4) Think about your interests! I think that sometimes while I was completing assignments the thoughts in my brain consisted more of, "This is due in a few days. Try to power through as much of this tonight," and less of, "What do I think of this topic?" and, "Is this something I'd like to continue exploring?" I think after reflecting on everything I've learned over the years at BU, I'm able to sift through and find the nuggets of information I was notably passionate about and interested in. However, I wish I would've taken a few extra seconds in the moment to think about whether or not what I was learning was something I would've liked to follow-up with more seriously. Thinking this way would've made figuring out the next steps after undergrad a bit smoother.

    5) Finally, be proud of yourself! Everyone works so hard here at BU to accomplish their academic and professional goals and everything in between. One thing I've truly loved about going to BU and especially about being a member of the KHC community is that everyone is really putting their best effort forward. Almost everyone I meet is pretty awesome and pretty humble about it too. I wish I would've reminded myself more often that I should be proud of all of the ways I was growing academically and personally. Being an undergraduate at BU is a busy, fulfilling, challenging, fun, incredible ride - freshman-year me should've stopped to look around and appreciate that a few more times and given myself a pat on the back.

    I hope that as you think about attending BU and KHC that this advice helps guide your decision. One thing I know I wouldn't tell my freshman-year me is that I made the wrong choice. My time here at BU and KHC has been amazing, and I'm so excited to talk about this opportunity with anyone who would like to learn more about it. Feel free to reach out to me to chat about the BU and KHC experience!

    The KHC Residential Experience

    Rebecca Sarkisian (Questrom'23)

    If you ask KHC students what their favorite part of being a Kilachand student is, one of the most common responses you will hear is the Kilachand community. While the KHC community is built in many different ways, Kilachand specialty housing is often the first introduction.

    All Kilachand first-year students live in Kilachand Hall. Living in Kilachand Hall is a really unique experience because first-year students typically live on floors occupied by other KHC students in their class year. This means that you see a lot of friendly and familiar faces from your KHC seminar and Studio classes.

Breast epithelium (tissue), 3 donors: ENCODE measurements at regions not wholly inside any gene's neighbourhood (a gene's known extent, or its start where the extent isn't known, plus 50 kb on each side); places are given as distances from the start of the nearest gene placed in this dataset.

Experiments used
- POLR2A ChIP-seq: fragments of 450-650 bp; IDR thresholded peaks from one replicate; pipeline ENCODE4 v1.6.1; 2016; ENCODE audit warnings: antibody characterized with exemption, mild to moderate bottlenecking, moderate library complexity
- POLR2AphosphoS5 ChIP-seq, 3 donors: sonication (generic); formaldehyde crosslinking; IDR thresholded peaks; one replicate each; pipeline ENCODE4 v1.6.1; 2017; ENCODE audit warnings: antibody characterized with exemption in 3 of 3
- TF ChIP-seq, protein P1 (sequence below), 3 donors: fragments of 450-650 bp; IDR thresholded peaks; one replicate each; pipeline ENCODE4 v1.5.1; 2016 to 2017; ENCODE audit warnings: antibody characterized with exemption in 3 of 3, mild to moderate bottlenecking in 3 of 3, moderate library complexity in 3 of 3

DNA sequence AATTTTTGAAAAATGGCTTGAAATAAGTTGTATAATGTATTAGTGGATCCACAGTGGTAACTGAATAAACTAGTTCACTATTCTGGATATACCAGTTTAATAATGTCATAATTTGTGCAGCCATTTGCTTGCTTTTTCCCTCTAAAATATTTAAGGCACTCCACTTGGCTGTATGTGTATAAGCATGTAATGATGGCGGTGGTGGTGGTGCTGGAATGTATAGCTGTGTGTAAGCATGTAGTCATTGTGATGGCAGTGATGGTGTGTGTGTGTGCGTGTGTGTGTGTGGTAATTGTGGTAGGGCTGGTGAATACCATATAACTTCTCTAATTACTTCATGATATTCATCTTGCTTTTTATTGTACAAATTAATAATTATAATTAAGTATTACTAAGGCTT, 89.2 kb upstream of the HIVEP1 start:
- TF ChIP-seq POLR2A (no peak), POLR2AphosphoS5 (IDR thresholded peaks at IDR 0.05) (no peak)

The first floor of Kilachand Hall is home to Kilachand Commons, where many Kilachand community events and co-curriculars take place. It’s also where you’ll find the Kilachand offices with the Kilachand advisors (and also the much-loved coffee machine that is a staple of many KHC students’ mornings). I particularly loved having class in the seminar room on the first floor, which meant a really easy commute to class.

    During my freshman year, when I wasn’t in class, you could typically find me in the ninth floor study spaces. The views from the ninth floor are some of the best that you can find at BU, especially during the fall. I also loved being able to meet with my classmates on the ninth floor to study or work on projects without having to leave the building.

    The view from the ninth floor of Kilachand Hall prior to renovation

    Kilachand Hall is currently in the process of being renovated, which is scheduled to be completed in August 2023. A major aspect of the construction is the complete renovation of the ninth floor, which will certainly still have the same amazing views in an even more comfortable environment.

    While not required to live in Kilachand specialty housing after their first year, many students choose to stay in Kilachand Hall or move to Kilachand House, a brownstone on Bay State Road. Many other students choose to move to other housing options on or off campus with other KHC students.

    I opted to stay in Kilachand Hall for two additional years. I loved being able to study on the ninth floor, being in close proximity to Kilachand events taking place in Kilachand Commons, and living alongside other KHC students.

    During the renovation on Kilachand Hall this year, there is a Kilachand Floor in the residence at 610 Beacon Street, which is where I have moved to for my final year at BU. Living in Kilachand specialty housing has really shaped my BU experience. It’s provided me with a smaller community feeling while also allowing me to benefit from all of the resources that a large research university like BU has to offer.

    An Engineering (and Honors) Student’s Guide to Being a Pre-Med

    Carolyn Glasener (ENG’25)

    Picture this: you’re a high school student. Maybe you’ve done some volunteering or research or been on your school’s robotics team. You know you’re interested in both medicine and engineering, so you apply to be an engineering major with a pre-medicine designation at BU.

    Now, you’re at BU and Kilachand, and all your advisors are telling you to get involved in extracurriculars. The options are so overwhelming. You have to volunteer, manage engineering and honors classes, do research, join clubs, and gain clinical experience?! What even is a clinical experience?!